Thursday, July 28, 2011

Review: The Crippled God by Steven Erikson


The Bonehunters march for Kolanse, where waits an unknown fate. Tormented by questions, the army totters on the edge of mutiny, but Adjunct Tavore will not relent. One final act remains, if it is in her power, if she can hold her army together, if the shaky allegiances she has forged can survive all that is to come. A woman with no gifts of magic, deemed plain, unprepossessing, displaying nothing to instill loyalty or confidence, Tavore Paran of House Paran means to challenge the gods -- if her own troops don't kill her first...

...Elsewhere, the three Elder Gods, Kilmandaros, Errastas and Sechul Lath, work to shatter the chains binding Korabas, the Otataral Dragon, and release her from her eternal prison. Once freed, she will be a force of utter devastation, and against her no mortal can stand. At the Gates of Starvald Demelain, the Azath House sealing the portal is dying. Soon will come the Eleint, and once more, there will be dragons in the world. And so, in a far away land and beneath indifferent skies, the final cataclysmic chapter in the extraordinary 'Malazan Book of the Fallen' begins.

Well, here we are. At the very end. Obviously this is a very long series of books and it has taken a great investment of time to read them all. I’ve been reading about these characters for so long that I feel like I’m losing some members of my own family after finishing The Crippled God.

Steven Erikson did the impossible, he tied up all his loose ends. *grins* I was worried that he’d forget at least one character or story line. But they all came together to make up an ending that was satisfying and brilliant. As far as getting into actual events, I don’t want to ruin anything by giving it away.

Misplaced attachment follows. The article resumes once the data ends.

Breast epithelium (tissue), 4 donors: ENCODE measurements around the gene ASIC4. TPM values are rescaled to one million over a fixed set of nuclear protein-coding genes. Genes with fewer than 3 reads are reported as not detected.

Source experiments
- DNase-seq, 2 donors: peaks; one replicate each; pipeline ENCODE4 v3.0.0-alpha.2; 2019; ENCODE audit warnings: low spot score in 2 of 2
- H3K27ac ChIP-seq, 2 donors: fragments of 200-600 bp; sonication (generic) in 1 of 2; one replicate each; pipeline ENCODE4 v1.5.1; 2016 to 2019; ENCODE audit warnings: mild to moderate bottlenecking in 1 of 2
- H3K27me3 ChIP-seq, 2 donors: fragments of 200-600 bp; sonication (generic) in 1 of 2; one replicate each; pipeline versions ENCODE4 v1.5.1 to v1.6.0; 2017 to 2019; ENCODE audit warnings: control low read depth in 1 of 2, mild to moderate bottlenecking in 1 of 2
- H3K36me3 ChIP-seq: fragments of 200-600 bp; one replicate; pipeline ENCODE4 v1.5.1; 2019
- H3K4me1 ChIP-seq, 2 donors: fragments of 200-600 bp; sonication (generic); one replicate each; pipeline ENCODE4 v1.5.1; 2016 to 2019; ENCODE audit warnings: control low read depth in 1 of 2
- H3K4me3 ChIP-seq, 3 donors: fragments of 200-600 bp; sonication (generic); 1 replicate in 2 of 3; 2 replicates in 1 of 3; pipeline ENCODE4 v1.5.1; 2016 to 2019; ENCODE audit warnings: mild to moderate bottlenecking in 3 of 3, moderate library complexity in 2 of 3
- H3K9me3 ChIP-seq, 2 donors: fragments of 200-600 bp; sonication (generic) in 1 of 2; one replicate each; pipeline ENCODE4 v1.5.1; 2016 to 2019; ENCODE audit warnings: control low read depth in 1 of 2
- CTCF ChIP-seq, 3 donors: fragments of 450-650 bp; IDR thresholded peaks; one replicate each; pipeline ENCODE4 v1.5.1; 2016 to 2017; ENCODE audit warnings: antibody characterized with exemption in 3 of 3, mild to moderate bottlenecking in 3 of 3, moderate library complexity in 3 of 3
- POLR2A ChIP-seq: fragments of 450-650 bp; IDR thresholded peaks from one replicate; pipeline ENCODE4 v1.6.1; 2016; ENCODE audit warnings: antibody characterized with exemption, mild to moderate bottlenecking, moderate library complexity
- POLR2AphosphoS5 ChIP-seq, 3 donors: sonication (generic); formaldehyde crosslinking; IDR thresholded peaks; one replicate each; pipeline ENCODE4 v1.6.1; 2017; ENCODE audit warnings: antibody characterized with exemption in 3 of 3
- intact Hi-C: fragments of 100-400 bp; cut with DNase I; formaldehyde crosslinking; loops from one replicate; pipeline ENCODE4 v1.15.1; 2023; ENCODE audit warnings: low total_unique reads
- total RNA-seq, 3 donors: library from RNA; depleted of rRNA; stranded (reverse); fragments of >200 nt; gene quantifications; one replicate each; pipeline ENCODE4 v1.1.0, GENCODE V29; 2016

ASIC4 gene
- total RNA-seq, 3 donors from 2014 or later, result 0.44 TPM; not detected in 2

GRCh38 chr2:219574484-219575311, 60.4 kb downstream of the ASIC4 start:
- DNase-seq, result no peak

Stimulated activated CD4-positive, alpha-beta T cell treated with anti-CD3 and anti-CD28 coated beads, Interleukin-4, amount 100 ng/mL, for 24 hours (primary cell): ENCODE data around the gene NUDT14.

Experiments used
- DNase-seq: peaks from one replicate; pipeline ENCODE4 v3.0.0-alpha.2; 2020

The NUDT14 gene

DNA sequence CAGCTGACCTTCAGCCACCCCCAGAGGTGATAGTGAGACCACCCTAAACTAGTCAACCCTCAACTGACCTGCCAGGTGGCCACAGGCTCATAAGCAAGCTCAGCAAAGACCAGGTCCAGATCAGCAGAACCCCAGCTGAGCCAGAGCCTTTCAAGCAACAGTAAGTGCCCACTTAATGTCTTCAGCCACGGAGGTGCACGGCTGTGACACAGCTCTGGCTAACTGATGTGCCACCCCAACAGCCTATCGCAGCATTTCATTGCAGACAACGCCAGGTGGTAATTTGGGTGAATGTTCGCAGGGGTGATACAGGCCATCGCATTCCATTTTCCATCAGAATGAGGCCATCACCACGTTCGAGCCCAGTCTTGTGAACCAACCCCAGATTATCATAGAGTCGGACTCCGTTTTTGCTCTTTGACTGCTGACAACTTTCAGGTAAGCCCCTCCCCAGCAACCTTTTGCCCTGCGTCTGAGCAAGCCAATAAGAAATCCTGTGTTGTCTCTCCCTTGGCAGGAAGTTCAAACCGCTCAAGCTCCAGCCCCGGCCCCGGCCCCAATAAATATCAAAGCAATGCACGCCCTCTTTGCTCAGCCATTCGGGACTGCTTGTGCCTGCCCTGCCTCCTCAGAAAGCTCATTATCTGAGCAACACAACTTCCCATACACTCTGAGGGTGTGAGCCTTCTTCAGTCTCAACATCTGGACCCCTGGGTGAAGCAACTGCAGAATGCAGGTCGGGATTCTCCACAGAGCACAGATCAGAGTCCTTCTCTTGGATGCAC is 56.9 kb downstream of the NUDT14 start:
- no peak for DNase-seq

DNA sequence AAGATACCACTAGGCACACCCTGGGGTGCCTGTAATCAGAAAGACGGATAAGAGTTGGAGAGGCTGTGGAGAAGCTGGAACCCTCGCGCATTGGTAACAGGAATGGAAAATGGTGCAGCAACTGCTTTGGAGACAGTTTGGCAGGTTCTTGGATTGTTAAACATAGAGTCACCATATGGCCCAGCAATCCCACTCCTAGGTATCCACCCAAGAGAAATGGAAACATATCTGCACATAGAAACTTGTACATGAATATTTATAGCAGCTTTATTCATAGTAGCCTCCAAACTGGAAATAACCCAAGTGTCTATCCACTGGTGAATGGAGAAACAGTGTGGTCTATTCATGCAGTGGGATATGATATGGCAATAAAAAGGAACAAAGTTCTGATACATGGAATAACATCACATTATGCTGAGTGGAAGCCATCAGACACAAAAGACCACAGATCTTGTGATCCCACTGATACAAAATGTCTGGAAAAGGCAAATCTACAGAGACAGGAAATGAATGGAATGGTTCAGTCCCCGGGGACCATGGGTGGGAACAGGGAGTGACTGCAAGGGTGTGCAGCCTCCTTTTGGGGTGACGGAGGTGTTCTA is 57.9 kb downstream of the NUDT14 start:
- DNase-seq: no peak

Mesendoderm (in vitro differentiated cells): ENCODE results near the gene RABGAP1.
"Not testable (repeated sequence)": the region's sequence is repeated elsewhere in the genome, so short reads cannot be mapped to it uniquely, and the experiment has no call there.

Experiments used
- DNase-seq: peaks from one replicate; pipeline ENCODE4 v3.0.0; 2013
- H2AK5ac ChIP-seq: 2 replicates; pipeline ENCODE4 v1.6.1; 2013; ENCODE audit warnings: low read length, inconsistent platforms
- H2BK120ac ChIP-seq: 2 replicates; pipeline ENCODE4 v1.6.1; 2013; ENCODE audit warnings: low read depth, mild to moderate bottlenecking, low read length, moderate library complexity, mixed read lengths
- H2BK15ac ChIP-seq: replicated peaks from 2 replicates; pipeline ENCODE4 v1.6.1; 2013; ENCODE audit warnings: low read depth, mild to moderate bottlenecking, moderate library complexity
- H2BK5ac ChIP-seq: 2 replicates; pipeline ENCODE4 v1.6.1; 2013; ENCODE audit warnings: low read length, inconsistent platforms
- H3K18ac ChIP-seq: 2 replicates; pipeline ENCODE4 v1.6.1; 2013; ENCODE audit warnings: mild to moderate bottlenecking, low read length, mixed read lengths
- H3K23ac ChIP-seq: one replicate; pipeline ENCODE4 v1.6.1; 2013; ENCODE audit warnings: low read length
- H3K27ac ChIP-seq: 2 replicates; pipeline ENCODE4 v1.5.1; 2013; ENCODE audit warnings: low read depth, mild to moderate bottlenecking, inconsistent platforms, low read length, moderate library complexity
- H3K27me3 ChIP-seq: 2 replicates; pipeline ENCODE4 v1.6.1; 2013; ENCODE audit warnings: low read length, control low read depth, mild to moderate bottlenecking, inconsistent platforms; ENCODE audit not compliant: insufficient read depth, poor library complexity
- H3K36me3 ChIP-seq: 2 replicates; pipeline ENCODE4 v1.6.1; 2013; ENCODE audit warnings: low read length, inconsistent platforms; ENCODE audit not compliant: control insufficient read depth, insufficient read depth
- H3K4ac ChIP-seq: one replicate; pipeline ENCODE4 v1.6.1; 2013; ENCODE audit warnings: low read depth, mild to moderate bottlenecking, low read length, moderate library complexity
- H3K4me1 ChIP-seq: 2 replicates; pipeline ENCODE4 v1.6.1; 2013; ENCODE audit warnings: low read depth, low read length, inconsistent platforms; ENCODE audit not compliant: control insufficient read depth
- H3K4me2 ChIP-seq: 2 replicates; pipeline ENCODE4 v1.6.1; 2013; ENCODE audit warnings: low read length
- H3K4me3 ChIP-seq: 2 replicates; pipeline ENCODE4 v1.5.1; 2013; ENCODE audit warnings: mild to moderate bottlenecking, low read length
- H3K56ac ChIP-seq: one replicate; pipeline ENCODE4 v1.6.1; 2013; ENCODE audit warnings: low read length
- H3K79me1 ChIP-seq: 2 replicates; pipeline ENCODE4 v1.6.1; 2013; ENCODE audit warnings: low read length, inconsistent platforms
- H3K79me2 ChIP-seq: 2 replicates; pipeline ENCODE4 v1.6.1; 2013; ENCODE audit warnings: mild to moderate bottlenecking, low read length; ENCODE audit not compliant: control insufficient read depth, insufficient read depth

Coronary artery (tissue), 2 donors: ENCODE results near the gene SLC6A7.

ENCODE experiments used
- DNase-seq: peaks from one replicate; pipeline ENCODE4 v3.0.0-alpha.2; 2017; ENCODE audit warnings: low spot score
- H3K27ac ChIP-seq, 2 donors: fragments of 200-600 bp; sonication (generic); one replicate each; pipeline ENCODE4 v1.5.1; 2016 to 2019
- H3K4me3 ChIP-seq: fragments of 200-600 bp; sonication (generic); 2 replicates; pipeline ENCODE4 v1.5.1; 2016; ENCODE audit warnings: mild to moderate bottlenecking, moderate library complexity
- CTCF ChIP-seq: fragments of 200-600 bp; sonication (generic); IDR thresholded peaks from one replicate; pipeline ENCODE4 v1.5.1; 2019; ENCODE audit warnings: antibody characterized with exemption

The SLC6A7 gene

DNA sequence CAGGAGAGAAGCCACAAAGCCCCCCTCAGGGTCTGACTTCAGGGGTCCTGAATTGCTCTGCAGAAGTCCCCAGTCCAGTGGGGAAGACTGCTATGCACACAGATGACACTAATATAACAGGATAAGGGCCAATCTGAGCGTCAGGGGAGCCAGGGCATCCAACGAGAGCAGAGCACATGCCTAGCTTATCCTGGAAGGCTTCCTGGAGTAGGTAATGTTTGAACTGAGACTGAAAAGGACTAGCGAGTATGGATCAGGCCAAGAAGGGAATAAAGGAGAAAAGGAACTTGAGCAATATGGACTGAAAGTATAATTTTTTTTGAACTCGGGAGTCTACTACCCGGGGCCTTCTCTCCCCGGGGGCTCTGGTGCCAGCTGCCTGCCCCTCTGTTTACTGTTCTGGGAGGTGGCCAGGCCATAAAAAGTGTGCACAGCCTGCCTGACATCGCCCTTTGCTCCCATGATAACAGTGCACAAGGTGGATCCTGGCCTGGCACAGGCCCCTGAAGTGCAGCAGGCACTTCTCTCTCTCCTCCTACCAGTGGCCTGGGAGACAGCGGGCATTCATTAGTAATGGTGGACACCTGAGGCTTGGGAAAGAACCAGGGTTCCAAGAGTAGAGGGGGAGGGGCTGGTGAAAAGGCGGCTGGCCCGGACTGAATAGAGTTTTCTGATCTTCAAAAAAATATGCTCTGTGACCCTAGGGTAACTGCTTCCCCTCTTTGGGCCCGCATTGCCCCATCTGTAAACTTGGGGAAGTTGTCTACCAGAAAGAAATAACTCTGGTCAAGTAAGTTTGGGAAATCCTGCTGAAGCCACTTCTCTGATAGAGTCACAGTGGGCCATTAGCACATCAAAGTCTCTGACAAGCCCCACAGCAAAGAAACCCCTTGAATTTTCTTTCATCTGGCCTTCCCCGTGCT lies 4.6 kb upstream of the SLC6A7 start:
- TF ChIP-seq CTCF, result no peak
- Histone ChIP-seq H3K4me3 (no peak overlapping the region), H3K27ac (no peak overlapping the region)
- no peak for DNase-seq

From what I’ve heard, people either love Erikson or hate him. I am on the love side of that debate. These books are not a light read, for sure, but that being said, I feel like they really mean something. Erikson’s insight into human nature is mind-blowing. He seamlessly weaves his commentary into the voices, thoughts and actions of his characters. Dust of Dreams and The Crippled God have given me a window into the author’s head, into the things that he thinks are important, and he does it in a way that is not preachy or annoying.

Now let’s talk ‘dramatis personae’, as Erikson likes to call them. Rich. The people in these books are so real to me. I realized a few books into this series that I was never given a direct description of a lot of the characters, but I knew what they looked like just by how they were written, and I don’t think that is easy to do as a writer. When it comes to dialogue Steven Erikson is Boss. He can make you laugh, cry, get angry, whatever with one simple statement. The dialogue and banter amongst his characters is what really makes this series special. He doesn't just give you a 'good' or 'bad' guy, he gives you every piece of that person. They are flawed, and I love that.

I could go on and on, but I think you get the point. Great book. Amazing series. Genius author.

Source: My own bookshelf


Jessi E. (The Elliott Review) said...

I think it's awesome that these books are so good. Maybe someday I will need to read them!

Stephanie said...

I think this series sounds very interesting. I will have to put it on my list to read. I love a good series that gets me attached to the characters. I hate it when a book ends and there's no sequel or anything. So depressing!